Members also organize events for residents in the personal care and nursing services areas, such as fishing trips, baseball games and ice cream outings, as well as community events including blood drives in cooperation with the Masonic Blood Club. A blood drive held on Feb. 29 resulted in a donation of 28 units of blood, which, according to the Central Blood Bank of Pittsburgh, could benefit up to 80 patients depending upon its end use.

The club, in a joint effort with Doric Lodge No. 630, Sewickley, presents Masonic widows with a Masonic widow's pin and a single white rose in a vase, and sends them Christmas, get well and bereavement cards.

In 2011, the Master Masons Club sponsored six members of the Steel City Chapter of DeMolay who completed the Masonic Village food services department's food safety program. Those who passed the exam received a certificate valid for five years. These two groups also collaborate to hold a Sunday dinner quarterly for Masonic Village residents with proceeds going toward Masonic Village Wish List items for the Star Points personal care building.

One of their most popular efforts is the Enchanted Evening, an annual event started in 2008. Ladies residing in Star Points and the Sturgeon Health Care Center receive an invitation to a very special evening including an elegant meal and musical entertainment. Each woman chooses from a selection of evening wear and jewelry, has her nails painted and hair styled, and is escorted to the dining room by a member of a Masonic youth group.

Bro. Tracy Miller, R.W. Grand Master Jay W. Smith and Bro. David Rihl at the Enchanted Evening

During the Enchanted Evening, the Master Masons Club treats men residing in Star Points Building and the Valley Care Masonic Center to a party with beer and pizza. Staff and residents from all areas of campus volunteer to help with the event, and local Masonic lodges and Order of the Eastern Star chapters provide financial contributions.

Marjory Gleichert is all dressed up for the Enchanted Evening

The group's inspiration can best be summed up as, "Masons being Masons," Bro. David Rihl said.

"The Master Masons have had a significant impact on the residents here at Masonic Village at Sewickley," Eric Gross, executive director, said. "The annual Enchanted Evening event is a true 'Senior Prom' for our female residents who live in the personal care and nursing services areas. They are treated like queens. But the Master Masons don't stop there. They have had a tremendous impact on our residents and have significantly improved the quality of our residents' lives. We are grateful for all they do. They epitomize the Mission of Love that the Masonic Villages aspire to fulfill."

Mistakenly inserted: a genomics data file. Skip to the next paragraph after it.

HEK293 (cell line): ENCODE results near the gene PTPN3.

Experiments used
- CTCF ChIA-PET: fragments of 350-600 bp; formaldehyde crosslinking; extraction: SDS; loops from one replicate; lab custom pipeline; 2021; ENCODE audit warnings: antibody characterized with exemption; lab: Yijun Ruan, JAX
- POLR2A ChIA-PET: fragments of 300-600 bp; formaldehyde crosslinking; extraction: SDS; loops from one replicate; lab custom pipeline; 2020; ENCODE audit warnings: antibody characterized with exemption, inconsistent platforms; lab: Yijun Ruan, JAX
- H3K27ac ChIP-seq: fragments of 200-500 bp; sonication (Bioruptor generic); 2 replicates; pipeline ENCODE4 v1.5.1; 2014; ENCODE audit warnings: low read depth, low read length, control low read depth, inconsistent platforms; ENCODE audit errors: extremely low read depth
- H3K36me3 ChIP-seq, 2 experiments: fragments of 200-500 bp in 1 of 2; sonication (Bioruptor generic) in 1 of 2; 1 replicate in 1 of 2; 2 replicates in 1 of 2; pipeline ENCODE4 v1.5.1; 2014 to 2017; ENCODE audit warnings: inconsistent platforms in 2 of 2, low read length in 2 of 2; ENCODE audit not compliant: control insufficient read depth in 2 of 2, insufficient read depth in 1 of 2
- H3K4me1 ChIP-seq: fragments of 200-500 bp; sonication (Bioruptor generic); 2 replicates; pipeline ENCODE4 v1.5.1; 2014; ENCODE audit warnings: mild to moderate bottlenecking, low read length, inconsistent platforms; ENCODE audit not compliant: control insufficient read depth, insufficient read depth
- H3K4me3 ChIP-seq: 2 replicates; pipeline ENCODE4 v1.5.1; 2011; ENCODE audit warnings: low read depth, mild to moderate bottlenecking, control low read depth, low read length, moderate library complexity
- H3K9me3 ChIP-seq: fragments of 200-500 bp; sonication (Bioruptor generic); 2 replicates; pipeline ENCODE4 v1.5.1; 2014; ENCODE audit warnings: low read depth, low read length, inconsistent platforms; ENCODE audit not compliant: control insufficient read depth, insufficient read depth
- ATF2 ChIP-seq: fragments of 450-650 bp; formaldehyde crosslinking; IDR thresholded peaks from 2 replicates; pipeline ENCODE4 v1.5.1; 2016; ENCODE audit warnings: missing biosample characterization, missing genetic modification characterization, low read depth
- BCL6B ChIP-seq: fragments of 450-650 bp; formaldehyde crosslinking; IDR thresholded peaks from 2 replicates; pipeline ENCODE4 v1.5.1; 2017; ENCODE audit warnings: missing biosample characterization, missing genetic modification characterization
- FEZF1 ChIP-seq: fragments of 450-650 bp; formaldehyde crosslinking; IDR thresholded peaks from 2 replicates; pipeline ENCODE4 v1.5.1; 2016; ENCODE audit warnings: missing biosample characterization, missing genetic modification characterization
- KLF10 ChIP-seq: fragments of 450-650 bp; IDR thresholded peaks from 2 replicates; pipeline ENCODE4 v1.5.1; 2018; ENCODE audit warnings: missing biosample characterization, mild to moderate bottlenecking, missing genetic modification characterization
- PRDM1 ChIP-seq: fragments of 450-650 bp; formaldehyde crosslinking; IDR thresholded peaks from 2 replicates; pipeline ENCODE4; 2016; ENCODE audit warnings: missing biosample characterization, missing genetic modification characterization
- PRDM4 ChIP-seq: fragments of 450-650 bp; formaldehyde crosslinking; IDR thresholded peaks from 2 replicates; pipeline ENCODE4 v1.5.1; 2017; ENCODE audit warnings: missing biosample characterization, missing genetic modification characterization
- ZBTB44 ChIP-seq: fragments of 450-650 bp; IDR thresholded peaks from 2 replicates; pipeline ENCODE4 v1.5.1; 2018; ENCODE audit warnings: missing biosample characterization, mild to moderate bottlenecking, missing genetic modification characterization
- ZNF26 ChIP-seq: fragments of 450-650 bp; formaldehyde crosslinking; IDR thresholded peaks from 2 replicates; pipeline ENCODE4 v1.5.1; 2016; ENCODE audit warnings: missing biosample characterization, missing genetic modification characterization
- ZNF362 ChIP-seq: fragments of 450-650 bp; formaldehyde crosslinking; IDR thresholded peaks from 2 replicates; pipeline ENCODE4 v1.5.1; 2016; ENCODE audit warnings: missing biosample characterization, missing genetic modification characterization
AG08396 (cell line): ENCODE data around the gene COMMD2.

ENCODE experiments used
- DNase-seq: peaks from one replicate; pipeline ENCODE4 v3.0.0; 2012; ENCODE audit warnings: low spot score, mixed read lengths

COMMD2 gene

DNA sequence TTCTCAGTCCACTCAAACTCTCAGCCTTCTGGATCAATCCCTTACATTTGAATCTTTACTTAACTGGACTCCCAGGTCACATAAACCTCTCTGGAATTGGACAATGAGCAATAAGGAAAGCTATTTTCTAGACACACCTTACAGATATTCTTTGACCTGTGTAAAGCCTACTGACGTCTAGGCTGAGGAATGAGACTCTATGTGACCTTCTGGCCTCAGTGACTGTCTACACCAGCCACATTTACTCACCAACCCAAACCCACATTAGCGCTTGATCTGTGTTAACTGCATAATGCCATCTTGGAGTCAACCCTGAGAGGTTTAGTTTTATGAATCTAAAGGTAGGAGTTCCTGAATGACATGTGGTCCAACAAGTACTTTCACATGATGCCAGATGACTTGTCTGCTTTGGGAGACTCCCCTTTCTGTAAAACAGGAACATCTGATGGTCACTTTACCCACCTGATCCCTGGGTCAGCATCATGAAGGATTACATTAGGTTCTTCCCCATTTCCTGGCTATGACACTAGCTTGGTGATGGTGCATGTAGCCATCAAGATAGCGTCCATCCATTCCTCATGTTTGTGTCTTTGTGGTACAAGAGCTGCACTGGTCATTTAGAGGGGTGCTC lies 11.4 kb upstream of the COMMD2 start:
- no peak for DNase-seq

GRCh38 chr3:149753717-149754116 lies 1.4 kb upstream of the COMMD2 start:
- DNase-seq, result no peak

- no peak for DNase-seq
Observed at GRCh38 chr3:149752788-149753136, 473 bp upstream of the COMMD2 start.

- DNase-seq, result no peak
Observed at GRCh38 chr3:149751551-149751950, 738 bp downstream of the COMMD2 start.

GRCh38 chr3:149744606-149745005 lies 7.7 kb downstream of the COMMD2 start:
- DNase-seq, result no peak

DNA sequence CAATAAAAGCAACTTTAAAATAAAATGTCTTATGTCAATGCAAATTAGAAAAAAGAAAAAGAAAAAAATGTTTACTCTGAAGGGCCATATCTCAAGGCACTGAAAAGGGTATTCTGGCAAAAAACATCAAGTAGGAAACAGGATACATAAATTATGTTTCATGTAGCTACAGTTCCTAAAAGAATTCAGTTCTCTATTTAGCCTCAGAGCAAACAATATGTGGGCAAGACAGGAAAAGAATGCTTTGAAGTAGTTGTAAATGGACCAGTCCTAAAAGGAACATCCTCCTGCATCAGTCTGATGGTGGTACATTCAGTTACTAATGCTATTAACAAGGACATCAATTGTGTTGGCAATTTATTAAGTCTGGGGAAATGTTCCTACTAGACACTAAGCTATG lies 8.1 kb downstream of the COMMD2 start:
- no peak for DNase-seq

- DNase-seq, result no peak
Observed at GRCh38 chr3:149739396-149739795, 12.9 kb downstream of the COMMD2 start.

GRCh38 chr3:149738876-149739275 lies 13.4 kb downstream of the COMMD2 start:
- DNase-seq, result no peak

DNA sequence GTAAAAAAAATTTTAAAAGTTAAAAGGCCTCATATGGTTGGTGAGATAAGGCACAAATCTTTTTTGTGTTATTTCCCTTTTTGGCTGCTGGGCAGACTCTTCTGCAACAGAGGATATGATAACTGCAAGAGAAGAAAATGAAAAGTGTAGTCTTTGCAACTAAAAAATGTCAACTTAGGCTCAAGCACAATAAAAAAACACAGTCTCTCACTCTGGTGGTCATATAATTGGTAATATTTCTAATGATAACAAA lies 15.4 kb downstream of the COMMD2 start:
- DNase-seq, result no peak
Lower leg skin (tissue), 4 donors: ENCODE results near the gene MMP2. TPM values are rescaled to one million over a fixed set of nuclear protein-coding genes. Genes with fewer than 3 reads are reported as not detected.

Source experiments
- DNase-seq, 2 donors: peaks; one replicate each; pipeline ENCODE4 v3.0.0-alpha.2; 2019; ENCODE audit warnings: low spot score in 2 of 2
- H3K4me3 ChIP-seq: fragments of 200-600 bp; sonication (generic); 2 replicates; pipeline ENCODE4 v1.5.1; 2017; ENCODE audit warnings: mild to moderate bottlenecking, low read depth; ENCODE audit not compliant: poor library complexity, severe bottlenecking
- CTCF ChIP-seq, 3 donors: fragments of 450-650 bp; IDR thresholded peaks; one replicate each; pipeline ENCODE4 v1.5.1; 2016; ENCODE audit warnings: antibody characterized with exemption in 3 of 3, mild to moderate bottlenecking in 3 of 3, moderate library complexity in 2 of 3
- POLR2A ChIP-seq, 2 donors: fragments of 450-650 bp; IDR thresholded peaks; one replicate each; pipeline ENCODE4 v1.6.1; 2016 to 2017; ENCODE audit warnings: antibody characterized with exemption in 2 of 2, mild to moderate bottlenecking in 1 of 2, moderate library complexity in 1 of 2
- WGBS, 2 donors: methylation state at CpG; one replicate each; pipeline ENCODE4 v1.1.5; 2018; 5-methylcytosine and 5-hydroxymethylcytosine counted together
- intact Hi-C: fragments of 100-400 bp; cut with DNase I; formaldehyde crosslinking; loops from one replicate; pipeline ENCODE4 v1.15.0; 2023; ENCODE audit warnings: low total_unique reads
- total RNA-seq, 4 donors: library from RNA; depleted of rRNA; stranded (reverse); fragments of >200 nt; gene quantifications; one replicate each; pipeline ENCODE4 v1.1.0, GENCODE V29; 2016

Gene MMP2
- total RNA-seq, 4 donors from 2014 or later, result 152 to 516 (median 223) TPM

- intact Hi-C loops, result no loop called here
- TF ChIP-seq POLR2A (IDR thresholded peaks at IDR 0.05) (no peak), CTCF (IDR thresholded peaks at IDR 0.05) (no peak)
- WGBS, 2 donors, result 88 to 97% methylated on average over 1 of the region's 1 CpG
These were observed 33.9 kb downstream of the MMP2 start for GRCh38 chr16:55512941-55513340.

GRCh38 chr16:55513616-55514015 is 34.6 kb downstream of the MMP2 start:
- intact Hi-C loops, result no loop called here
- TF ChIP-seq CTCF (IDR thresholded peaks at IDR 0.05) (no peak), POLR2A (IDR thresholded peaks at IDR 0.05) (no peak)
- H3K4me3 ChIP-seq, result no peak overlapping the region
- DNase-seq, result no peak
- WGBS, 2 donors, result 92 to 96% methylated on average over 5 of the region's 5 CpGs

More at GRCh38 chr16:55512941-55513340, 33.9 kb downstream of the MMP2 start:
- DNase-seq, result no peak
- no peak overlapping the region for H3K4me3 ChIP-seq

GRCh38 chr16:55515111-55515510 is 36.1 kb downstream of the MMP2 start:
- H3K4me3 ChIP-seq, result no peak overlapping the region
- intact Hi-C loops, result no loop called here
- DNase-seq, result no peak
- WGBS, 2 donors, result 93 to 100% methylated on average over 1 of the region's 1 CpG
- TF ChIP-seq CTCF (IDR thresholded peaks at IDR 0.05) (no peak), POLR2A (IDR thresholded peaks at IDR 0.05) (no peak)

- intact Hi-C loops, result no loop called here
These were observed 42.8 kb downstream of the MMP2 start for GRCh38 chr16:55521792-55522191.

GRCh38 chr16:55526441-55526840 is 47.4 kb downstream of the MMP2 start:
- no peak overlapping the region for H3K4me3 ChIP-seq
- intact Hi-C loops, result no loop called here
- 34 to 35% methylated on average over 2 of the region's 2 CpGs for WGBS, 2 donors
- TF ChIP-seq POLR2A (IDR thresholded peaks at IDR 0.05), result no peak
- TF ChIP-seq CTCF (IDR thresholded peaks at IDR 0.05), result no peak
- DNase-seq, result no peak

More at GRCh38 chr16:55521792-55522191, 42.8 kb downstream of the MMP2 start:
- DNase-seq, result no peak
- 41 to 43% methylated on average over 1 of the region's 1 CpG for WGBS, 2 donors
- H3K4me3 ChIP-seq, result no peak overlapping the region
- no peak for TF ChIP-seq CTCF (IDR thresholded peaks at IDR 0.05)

Eyes on the Skies

Bro. Gerald H. Owens, P.M., Corry Lodge No. 365, may be retired, but he keeps busy, especially in the winter months, as an amateur radio operator. As a certified Skywarn storm spotter for the National Weather Service, he reports on snowfalls to the weather service, area news outlets and other individuals.

Bro. Owens, call sign W3GHO, in his amateur radio room.

CHIP Event a Success

Mount Zion Lodge No. 774, McConnellsburg, sponsored a CHIP event on Dec. 2 and 3 during the Fulton County Chamber of Commerce's Christmas in McConnellsburg Celebration. Volunteers provided parents with 97 CHIP kits. On the first night, members of Mount Moriah Lodge No. 300, Huntingdon, joined the brethren to train for their first CHIP event, which they held in May.

"They were learning 'under fire' since we identified 68 children in a little over two hours," Bro. Robert Snyder, District Deputy Grand Master for Masonic District 34, said.

First row, left-right: Parker Cummings; Kelly Cummings, Martha Custis Chapter No. 342, O.E.S.; Jenny Buterbaugh, Bethel No. 16, Job's Daughters; Bro. John Mumma, Mount Zion Lodge No. 774; Kayla Cummings, Bethel No. 16; and Dora Housekeeper, Bethel No. 16.
Second row, left-right: Debra Buterbaugh, Fulton Chapter No. 519, O.E.S.; Janice Bragunier, Bethel No. 16; Tiffany Bragunier, Honor Queen, Bethel No. 16; Jenny Culler, Central Fulton School District; Bro. Jeramy Culler, Mount Zion Lodge No. 774; and Bro. Paul M. Johnston, P.M., Mount Zion Lodge No. 774.
Third row, left-right: Bro. Randall Clever, W.M., Mount Zion Lodge No. 774; Koby Bragunier, George Washington DeMolay Chapter; Bro. Shawn Cummings, Orrstown Lodge No. 262; Bro. John Daniels, S.D., Mount Zion Lodge No. 774; Eldon Martin, County of Fulton; and Bro. Robert C. Snyder II, D.D.G.M. for District 34.